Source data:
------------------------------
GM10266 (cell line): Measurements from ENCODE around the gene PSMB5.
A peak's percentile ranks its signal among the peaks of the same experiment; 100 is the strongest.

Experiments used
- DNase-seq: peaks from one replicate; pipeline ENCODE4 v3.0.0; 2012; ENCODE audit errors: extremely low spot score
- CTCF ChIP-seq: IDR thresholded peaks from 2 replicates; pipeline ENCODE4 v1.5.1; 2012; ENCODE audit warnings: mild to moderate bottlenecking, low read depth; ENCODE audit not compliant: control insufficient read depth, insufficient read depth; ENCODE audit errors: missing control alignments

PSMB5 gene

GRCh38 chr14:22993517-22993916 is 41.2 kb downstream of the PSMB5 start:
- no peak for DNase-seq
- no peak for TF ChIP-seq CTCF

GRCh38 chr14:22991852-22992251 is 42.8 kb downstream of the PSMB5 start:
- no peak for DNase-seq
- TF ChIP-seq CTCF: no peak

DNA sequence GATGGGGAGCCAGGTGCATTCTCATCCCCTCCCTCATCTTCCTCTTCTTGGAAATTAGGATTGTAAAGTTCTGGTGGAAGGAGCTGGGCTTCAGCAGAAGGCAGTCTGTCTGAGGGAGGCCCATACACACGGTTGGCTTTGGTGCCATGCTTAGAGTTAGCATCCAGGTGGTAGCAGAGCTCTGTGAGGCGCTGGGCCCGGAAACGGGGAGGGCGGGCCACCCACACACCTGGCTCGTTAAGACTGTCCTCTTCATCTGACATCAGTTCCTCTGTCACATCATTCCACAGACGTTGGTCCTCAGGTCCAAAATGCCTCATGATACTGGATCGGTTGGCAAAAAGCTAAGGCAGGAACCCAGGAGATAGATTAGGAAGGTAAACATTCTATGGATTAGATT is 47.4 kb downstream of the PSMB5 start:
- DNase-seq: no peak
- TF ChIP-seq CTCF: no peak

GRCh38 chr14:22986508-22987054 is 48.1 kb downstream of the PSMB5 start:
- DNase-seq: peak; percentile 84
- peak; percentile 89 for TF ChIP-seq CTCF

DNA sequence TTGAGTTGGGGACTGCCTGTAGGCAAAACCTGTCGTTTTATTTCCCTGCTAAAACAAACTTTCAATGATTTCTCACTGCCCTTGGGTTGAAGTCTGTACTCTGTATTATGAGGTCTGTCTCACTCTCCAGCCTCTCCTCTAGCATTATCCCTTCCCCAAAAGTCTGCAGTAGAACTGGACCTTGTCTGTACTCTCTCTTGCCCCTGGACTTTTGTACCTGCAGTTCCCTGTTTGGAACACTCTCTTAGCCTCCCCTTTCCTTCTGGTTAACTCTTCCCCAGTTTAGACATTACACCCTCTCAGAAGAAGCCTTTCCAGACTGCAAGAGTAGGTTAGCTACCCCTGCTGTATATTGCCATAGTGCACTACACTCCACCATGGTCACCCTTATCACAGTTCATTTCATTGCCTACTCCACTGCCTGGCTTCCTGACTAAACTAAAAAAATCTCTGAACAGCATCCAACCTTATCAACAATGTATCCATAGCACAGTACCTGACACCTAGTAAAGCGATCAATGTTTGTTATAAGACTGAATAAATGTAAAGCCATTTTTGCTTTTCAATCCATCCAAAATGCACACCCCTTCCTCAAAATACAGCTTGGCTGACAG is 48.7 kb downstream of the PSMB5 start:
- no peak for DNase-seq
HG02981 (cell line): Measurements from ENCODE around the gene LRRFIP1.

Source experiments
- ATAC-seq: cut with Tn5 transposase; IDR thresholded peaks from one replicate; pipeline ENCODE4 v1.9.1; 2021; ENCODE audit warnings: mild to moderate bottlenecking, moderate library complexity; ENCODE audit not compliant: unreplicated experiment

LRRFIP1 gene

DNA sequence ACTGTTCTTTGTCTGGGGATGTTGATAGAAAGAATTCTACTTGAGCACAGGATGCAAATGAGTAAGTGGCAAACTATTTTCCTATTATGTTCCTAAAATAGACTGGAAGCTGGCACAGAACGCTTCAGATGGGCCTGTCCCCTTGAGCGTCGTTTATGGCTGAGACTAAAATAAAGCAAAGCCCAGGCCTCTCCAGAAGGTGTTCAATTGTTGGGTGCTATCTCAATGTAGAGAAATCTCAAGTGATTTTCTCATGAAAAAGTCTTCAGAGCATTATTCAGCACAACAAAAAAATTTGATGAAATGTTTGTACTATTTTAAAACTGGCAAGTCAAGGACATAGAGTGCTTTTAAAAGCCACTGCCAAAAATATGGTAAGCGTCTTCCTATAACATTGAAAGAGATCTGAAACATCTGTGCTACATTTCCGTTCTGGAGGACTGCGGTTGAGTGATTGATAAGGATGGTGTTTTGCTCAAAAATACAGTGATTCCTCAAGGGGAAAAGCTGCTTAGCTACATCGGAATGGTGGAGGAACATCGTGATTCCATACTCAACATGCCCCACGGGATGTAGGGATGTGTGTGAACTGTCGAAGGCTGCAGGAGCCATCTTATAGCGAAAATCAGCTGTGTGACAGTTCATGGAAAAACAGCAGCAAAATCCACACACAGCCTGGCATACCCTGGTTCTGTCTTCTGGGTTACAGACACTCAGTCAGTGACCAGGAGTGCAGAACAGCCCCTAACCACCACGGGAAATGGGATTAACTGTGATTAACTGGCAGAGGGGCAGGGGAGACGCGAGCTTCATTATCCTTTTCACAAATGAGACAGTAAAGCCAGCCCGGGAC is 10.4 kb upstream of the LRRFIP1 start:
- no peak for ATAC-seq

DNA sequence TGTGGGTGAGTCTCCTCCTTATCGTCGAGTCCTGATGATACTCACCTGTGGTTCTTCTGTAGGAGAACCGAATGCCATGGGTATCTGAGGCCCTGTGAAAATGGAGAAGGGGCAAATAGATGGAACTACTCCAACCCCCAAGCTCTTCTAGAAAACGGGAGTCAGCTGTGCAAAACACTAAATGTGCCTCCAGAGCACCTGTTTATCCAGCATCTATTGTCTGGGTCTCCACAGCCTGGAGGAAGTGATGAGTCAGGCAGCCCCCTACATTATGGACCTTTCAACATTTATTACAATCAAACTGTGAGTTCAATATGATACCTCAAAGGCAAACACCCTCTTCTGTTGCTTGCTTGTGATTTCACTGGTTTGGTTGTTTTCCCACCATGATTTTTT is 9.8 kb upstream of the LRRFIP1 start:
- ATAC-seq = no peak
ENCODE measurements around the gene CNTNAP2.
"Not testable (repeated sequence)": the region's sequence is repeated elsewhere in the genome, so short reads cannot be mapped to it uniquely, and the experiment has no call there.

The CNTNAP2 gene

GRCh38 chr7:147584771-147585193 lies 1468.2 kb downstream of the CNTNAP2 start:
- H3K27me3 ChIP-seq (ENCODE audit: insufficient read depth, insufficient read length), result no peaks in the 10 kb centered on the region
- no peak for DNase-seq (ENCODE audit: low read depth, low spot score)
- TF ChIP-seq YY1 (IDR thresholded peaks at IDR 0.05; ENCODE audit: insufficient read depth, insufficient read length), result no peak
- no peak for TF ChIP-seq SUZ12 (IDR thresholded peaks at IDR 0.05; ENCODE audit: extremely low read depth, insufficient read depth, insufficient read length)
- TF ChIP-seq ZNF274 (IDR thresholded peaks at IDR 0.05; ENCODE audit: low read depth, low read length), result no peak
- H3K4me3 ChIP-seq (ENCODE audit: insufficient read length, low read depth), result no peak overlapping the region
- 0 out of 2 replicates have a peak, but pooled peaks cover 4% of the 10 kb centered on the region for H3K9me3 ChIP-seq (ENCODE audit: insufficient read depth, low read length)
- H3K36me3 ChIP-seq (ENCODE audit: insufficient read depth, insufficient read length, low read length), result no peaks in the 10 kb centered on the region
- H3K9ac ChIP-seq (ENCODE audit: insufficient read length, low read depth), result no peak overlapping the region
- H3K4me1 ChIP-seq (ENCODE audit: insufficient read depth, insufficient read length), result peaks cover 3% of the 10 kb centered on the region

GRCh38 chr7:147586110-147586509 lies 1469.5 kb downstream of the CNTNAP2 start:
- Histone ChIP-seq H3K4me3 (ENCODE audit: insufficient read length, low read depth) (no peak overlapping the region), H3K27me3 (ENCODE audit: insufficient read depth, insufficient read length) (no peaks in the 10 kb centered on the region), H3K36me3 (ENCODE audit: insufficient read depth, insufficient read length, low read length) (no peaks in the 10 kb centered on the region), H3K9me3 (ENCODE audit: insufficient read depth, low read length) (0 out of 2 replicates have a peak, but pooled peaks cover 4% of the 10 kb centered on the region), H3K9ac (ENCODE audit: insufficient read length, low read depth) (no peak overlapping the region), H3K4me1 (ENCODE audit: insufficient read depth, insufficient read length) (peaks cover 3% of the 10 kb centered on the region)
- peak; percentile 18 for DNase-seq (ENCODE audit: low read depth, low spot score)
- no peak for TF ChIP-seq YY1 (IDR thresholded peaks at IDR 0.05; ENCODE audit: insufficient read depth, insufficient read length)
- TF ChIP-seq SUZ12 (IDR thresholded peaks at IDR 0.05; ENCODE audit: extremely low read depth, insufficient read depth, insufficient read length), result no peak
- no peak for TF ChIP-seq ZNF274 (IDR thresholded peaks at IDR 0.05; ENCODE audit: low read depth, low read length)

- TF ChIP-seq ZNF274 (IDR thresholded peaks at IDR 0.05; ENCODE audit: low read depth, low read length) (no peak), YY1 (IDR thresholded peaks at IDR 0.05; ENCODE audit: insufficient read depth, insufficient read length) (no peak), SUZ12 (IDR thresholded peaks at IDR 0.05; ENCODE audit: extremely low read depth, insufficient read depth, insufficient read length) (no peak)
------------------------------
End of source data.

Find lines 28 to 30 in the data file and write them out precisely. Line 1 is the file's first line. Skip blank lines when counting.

- ATAC-seq = no peak
ENCODE measurements around the gene CNTNAP2.
"Not testable (repeated sequence)": the region's sequence is repeated elsewhere in the genome, so short reads cannot be mapped to it uniquely, and the experiment has no call there.